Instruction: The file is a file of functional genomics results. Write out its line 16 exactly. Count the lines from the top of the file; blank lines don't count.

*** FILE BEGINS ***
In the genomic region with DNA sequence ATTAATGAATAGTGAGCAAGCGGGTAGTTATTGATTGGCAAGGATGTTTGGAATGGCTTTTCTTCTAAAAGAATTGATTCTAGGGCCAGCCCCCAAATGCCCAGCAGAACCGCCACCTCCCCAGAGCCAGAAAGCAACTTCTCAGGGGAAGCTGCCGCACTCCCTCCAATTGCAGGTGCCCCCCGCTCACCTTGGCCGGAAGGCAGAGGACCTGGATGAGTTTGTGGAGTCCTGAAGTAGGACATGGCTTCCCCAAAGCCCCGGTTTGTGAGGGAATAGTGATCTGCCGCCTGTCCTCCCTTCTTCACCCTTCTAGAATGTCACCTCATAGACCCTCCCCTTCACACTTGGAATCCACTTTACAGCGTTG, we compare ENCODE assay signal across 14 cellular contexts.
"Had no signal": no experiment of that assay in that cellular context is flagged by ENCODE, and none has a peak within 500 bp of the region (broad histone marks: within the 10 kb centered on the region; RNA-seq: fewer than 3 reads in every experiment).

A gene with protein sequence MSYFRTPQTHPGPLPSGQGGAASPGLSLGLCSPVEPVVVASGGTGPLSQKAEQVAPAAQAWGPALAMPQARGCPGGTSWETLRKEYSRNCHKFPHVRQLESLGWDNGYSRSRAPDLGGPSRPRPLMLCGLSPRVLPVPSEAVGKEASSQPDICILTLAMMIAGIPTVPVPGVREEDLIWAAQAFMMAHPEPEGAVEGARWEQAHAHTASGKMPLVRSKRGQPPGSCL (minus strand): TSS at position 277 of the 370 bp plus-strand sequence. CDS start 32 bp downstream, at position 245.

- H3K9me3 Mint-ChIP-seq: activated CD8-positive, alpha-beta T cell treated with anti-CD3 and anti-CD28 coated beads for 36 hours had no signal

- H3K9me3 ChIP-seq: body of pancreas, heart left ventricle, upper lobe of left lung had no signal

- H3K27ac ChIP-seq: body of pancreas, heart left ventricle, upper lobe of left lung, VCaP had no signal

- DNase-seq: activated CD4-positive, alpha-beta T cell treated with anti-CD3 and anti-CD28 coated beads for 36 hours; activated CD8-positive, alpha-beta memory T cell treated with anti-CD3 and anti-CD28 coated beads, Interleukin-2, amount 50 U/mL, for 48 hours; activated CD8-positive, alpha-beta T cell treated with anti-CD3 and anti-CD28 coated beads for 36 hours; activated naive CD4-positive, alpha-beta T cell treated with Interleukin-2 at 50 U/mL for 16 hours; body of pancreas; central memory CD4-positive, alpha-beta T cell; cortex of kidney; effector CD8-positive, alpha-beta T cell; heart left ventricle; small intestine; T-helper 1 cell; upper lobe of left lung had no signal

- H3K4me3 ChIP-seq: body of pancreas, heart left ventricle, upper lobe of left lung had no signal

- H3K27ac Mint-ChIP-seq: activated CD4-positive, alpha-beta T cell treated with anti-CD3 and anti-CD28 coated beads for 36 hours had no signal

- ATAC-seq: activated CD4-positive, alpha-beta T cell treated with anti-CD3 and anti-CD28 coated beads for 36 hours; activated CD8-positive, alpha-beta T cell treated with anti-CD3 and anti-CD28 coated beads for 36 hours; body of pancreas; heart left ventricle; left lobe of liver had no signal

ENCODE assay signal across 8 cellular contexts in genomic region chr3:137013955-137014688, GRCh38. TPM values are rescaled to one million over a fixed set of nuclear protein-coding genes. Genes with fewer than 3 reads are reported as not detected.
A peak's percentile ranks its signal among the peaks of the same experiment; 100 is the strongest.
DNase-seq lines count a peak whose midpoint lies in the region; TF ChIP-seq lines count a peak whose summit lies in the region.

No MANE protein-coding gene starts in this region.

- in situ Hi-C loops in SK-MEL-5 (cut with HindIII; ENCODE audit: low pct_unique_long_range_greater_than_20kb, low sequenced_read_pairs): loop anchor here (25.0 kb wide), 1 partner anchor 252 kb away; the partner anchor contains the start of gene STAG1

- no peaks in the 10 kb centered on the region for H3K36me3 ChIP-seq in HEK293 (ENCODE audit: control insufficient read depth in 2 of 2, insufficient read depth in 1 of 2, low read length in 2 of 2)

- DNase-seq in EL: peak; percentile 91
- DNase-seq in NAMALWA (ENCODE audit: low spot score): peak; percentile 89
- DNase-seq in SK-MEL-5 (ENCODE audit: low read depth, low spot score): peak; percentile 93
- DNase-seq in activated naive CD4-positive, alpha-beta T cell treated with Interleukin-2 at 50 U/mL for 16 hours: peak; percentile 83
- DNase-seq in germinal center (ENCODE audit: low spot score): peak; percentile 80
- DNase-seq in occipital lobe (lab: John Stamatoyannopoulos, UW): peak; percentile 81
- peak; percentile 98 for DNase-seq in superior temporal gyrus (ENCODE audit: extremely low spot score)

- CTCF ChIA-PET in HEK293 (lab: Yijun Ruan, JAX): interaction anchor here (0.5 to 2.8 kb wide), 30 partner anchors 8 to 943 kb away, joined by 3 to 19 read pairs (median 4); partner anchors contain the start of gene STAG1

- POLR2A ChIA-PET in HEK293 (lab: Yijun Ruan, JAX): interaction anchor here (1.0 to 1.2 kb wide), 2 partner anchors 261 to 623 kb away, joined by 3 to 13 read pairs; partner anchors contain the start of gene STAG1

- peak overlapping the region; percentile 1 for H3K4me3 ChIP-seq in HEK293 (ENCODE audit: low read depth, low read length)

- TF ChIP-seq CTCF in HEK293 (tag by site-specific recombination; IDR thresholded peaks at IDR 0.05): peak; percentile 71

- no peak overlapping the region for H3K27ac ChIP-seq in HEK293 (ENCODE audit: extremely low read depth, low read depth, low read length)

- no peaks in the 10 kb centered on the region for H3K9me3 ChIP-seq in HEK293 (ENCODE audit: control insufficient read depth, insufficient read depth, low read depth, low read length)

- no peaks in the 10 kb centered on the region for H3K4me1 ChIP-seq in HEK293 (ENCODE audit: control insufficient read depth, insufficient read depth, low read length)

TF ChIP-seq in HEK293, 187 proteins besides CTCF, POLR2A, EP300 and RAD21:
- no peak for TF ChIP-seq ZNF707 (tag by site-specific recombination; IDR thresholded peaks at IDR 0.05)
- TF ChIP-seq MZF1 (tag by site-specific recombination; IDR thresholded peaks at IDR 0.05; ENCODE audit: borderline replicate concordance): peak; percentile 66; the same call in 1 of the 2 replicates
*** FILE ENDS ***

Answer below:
- no peaks in the 10 kb centered on the region for H3K36me3 ChIP-seq in HEK293 (ENCODE audit: control insufficient read depth in 2 of 2, insufficient read depth in 1 of 2, low read length in 2 of 2)